I heard the parents speak about their sons and their experiences with Boy Scouting. Some have young men who are now in college. Some have boys who made it to be an Eagle Scout and who still have younger sons in Scouting now. I heard about how the boys grow into young men in these years and how the parents thought Scouting was a good influence on their sons through the tumultuous teen years. I think I’m a good parent and I know I’ve put a lot of hard work into parenting my boys, but as I looked at and listened to these parents of teenagers and college aged boys, I suddenly felt like my son was still so young, and I was so inexperienced. I don’t have a teenager yet, I know that. I cannot begin to imagine what parenting a teenager will be like. I felt reassured and happy though, to be around these parents because I suddenly myself felt like I had some mentors! I haven’t experienced that with Cub Scouting so that must be why I didn’t expect to have that with Boy Scouting. I had not even thought about the fact that if we aligned with the right Troop that I myself may gain some wisdom and guidance from the other parents. I would be thrilled if that happened!

As I looked at the Boy Scouts, I tried to imagine my sons someday being their age. I saw tall teens, with broad shoulders and deep voices. It is hard to imagine my sons going from where they are now to that. Yes, I know that in this last year my older son shot upward so that now the top of his head is over my shoulder, but still he is a little boy. I saw teens acting like young men, not acting like immature boys. I am ready for that journey to begin for my older son.

I can think of no better way for my sons to go through their teen years than with Boy Scouting as a part of their life. I am sure that Boy Scouting is not perfect and it will have its challenges. Yet spending time having “good clean fun” while learning leadership skills is something I think can only have positive influences on my son’s life.

It feels great to end my older son’s Cub Scout year on a high note. I am happy that my son enjoyed Cub Scouting so much that he can’t wait to cross over into Boy Scouting. I feel ready to move on to this other, more challenging experience. I am so excited. In all these years of Cub Scouting, I have never been so excited. I can’t wait!

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Monday, February 25, 2008

Haiku Monday 2/25/08

Just wrote this for the Creative Mom Podcast Circle's Haiku Monday challenge.

Just am too frazzled
To write any haiku now
Or so I had thought.

Doing a Meal Planning Project

I am doing a project regarding planning meals, dinner to be exact. My husband is working at his new job and the family schedule and routine has changed as a result. Formerly my husband, who loves to cook, was making dinner for the family. Now it is back to being my responsibility. At the end of a full day with my children, doing the homeschooling, running around here and there, the last thing I want to do is plan a meal at the last minute and prepare it.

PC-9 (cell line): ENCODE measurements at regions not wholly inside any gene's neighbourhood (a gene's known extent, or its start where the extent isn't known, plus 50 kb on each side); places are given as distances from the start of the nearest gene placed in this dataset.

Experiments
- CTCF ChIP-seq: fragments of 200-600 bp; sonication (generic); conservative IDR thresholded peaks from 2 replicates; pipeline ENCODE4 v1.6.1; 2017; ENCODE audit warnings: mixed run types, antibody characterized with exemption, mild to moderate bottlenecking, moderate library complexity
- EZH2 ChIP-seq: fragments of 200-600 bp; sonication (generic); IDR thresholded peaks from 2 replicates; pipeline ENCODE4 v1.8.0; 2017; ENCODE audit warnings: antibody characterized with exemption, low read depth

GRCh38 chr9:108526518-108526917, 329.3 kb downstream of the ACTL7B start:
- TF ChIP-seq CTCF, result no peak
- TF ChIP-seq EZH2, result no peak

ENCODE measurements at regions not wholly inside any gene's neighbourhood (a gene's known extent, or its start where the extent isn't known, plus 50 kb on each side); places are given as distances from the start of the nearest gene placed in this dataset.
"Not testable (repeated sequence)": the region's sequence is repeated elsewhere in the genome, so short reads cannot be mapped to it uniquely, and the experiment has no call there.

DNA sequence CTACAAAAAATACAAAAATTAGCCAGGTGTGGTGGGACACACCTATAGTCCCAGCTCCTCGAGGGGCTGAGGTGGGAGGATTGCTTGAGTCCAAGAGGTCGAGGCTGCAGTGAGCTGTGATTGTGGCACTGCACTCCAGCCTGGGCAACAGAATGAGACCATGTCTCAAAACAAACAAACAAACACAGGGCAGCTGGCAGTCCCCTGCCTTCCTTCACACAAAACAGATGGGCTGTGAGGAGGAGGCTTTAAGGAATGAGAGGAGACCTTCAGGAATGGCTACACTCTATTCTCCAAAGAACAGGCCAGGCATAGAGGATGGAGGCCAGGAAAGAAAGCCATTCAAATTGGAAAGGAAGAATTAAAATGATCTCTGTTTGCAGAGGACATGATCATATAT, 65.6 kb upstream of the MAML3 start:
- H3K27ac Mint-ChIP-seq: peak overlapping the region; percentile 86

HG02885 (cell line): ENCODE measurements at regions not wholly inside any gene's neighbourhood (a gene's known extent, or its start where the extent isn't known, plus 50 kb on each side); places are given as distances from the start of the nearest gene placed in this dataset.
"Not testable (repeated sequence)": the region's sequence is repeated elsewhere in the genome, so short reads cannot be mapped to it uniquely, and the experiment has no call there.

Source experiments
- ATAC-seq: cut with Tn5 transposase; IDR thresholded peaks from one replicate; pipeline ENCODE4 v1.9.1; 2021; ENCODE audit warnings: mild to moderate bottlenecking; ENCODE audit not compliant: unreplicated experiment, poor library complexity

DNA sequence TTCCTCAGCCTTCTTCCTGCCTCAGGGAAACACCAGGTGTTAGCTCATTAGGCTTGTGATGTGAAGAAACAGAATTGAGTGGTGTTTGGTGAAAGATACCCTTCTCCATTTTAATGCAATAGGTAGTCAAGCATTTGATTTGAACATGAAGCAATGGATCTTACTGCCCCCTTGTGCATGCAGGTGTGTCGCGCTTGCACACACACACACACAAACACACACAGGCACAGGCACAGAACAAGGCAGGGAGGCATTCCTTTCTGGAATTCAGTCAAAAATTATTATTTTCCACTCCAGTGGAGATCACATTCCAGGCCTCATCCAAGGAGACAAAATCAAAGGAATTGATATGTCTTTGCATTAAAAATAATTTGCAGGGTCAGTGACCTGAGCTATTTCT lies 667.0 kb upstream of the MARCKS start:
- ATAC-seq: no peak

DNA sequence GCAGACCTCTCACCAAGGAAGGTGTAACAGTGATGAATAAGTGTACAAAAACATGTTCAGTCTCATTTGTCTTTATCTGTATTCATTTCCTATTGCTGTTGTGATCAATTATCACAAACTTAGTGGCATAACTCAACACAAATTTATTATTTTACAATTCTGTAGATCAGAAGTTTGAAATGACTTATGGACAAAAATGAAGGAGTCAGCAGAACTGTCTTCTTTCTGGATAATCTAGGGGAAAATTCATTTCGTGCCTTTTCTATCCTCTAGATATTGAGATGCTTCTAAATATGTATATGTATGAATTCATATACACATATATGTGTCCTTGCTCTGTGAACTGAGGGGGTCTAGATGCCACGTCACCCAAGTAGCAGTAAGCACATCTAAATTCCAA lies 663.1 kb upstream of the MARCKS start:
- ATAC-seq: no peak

We hardly buy any processed and prepared foods. We do not eat prepared foods like prepared frozen chicken or fish meals, pre-sauced and pre-seasoned or fully prepared. We hardly use any boxed, processed food kits (i.e. rice mixes, coatings for meats and such). About the most processed we get is dried pasta or frozen cheese ravioli, or Luna bars or pretzels for a snack. Our veggies are made from fresh veggies or they are frozen organic, raw vegetables which we then steam or cook. We eat salads from fresh ingredients. We do not normally keep desserts on hand. My children do NOT eat desserts after lunch and seldom after dinner either. The snacks we eat are ‘normal food’ with the exception of sometimes air-popped organic popcorn or the pretzels or a healthy type granola bar (Clif, Luna). This is why meal planning for me is not as simple as taking a frozen chunk of something from the freezer and reheating it, or mixing up ingredients from a box on the stove top.

I hate making dinner. I hate planning dinner at the end of the day. Well I guess the problem is that I don’t plan it and then it nears dinner time, I don’t know what we will eat and everything is frozen or raw, as our stomachs are growling. I procrastinate about dinner meal planning as I just don’t like it and I feel I have other better things I’d rather be doing with my time. I know it sounds illogical to think that me spending time blogging this is more important than thinking about dinner but I am being honest.

The best ever time for me and dinner preparation was when my second son was born. We were given a free membership to get groceries delivered to the house. I’d order over the Internet by a certain date and time and then they’d be delivered. Voila. It was fantastic. I was forced to think ahead to what all the meals would be. I actually made a menu plan each week including breakfast, lunch and snack too. I then ordered everything I needed for those meals. I then had everything on hand and pulled out my menu each day and made the meal. The whole planning of meals and Internet grocery ordering took about two hours of my time.

It is not as simple right now as we don’t use a grocery delivery system. We could do that, but the reality is we buy most of our groceries not from the regular grocery store. A major source of our food is Costco (bulk foods at discount prices) and Trader Joe’s (a discount health food store with tons of organic foods not available at Costco or at the local grocery store). Right now we’re doing a once per week Costco run, going to Trader Joe’s about every 3-4 weeks and going to the grocery store once about every 4 weeks, sometimes it is longer.